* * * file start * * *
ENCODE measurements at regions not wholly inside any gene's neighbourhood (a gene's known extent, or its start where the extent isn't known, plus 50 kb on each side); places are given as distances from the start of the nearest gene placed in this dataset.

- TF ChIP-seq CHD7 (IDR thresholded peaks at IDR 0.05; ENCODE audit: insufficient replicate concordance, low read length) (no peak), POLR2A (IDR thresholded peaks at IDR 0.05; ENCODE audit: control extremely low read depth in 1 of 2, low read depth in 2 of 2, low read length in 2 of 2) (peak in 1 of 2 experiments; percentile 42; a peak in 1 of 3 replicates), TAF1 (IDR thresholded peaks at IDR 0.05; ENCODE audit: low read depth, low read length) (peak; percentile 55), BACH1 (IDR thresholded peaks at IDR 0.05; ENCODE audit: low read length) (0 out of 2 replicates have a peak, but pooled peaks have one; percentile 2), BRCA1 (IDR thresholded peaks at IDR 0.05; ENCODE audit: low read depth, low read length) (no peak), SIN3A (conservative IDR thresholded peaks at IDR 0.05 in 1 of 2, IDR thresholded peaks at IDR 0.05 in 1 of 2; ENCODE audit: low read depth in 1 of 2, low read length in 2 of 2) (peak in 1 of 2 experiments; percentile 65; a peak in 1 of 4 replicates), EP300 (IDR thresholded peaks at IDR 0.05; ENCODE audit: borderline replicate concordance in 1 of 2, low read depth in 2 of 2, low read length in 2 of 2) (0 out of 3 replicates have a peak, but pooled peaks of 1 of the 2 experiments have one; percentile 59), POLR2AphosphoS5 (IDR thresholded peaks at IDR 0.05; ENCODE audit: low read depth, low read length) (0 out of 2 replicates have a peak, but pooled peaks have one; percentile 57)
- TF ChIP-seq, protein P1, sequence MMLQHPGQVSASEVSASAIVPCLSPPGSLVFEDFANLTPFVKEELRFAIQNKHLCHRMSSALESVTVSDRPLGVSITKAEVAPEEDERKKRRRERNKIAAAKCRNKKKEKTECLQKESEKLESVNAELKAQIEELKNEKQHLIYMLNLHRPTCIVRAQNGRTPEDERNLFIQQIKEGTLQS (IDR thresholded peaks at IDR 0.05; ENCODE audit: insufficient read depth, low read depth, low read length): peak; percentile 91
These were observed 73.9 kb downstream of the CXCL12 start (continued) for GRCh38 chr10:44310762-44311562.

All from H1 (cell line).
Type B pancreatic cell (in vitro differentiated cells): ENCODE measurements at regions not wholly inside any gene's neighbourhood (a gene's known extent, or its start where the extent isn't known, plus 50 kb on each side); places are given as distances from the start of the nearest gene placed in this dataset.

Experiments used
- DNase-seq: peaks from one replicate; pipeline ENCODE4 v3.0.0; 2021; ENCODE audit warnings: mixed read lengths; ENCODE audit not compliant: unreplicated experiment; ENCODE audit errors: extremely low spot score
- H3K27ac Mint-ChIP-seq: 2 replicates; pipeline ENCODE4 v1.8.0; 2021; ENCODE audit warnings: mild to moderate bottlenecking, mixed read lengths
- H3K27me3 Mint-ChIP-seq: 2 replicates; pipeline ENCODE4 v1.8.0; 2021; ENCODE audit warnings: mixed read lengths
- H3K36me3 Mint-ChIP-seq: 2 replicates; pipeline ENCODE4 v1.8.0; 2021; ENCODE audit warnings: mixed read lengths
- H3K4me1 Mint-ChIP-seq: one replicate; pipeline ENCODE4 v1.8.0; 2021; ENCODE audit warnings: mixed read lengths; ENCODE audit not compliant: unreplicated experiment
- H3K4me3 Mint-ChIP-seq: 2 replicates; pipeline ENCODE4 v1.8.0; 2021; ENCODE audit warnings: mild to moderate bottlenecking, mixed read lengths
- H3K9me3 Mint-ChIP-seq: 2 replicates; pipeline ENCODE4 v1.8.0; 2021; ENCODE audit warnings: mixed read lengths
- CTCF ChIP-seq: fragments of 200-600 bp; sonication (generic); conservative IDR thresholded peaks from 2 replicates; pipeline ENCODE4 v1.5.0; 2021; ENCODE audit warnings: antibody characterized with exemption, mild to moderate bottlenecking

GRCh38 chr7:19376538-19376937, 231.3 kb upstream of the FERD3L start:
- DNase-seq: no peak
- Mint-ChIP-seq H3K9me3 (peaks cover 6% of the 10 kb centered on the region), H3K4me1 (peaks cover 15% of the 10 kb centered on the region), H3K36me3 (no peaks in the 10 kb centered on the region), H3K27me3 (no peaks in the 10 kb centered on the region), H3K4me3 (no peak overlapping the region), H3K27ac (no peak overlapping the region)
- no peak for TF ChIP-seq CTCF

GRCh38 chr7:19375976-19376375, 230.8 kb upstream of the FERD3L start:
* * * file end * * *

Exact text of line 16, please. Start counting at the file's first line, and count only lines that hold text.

GRCh38 chr7:19376538-19376937, 231.3 kb upstream of the FERD3L start: